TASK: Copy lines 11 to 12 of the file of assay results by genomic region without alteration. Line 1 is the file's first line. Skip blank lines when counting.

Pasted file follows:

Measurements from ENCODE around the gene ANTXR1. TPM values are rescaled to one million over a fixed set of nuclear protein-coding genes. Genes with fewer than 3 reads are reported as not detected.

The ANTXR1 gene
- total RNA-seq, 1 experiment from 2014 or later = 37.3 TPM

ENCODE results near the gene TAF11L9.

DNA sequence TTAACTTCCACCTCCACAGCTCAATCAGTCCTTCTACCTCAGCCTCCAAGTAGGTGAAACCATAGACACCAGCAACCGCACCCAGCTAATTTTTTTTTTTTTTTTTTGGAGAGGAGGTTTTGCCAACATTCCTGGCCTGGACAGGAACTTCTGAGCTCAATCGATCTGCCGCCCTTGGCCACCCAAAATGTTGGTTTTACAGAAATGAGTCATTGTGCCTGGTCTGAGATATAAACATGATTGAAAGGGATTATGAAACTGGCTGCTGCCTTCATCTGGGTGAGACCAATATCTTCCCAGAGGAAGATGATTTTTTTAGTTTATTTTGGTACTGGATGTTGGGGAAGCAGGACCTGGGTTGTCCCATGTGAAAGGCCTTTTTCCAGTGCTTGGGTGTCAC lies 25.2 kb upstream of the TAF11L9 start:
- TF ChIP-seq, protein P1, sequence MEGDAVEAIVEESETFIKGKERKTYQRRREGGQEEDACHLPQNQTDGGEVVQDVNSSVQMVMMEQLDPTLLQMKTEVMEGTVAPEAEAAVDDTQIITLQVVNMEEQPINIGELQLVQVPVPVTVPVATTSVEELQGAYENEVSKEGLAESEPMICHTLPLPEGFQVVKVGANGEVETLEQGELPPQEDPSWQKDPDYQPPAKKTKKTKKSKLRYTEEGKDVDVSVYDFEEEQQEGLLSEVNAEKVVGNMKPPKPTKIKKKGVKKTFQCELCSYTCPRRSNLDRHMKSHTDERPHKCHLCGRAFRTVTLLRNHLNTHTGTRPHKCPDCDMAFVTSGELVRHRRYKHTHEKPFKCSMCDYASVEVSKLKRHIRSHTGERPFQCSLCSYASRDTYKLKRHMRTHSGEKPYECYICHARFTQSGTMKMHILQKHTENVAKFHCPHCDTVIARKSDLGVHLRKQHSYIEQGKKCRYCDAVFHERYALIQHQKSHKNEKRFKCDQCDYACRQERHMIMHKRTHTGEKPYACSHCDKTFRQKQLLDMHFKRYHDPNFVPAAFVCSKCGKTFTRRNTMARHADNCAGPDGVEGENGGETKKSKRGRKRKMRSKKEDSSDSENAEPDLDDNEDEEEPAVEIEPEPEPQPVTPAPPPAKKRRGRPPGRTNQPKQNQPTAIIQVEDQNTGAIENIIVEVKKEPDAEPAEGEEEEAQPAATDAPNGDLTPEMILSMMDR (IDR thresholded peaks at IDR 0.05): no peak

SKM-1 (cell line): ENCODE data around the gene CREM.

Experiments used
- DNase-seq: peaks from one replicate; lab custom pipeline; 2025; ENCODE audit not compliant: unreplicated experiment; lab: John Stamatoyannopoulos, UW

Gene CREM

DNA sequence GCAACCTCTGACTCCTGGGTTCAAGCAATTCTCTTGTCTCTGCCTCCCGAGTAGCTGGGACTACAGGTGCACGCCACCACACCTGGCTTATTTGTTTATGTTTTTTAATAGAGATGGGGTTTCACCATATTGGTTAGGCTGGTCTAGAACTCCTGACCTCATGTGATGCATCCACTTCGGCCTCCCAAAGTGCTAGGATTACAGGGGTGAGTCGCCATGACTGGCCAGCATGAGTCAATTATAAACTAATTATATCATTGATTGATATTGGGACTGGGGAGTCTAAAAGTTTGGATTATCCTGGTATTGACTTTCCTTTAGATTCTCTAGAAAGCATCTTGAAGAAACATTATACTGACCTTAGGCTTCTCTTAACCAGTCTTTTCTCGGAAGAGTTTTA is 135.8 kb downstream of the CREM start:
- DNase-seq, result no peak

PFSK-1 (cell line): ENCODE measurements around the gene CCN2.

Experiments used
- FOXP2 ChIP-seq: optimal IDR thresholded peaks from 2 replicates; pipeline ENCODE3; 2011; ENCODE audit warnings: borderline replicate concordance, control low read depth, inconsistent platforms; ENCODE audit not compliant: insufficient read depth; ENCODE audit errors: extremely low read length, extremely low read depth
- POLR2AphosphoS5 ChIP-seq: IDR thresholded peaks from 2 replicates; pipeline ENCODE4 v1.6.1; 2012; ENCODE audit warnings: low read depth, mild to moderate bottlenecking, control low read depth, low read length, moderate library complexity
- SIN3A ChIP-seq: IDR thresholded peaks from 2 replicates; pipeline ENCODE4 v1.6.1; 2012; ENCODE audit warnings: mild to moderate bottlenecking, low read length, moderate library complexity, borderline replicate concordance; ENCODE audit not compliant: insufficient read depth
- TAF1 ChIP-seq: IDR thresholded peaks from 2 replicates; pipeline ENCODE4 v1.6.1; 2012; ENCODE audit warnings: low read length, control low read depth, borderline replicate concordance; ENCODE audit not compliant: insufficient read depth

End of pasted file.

DNA sequence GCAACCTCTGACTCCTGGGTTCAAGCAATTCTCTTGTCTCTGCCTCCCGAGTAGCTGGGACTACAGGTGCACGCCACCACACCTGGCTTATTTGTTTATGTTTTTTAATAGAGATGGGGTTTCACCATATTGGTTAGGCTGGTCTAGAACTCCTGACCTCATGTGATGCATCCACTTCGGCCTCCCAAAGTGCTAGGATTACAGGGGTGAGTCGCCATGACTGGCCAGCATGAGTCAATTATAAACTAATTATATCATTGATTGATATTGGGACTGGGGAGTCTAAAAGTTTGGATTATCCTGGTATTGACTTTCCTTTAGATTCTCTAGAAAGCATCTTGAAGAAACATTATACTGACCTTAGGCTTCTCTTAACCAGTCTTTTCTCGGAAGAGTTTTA is 135.8 kb downstream of the CREM start:
- DNase-seq, result no peak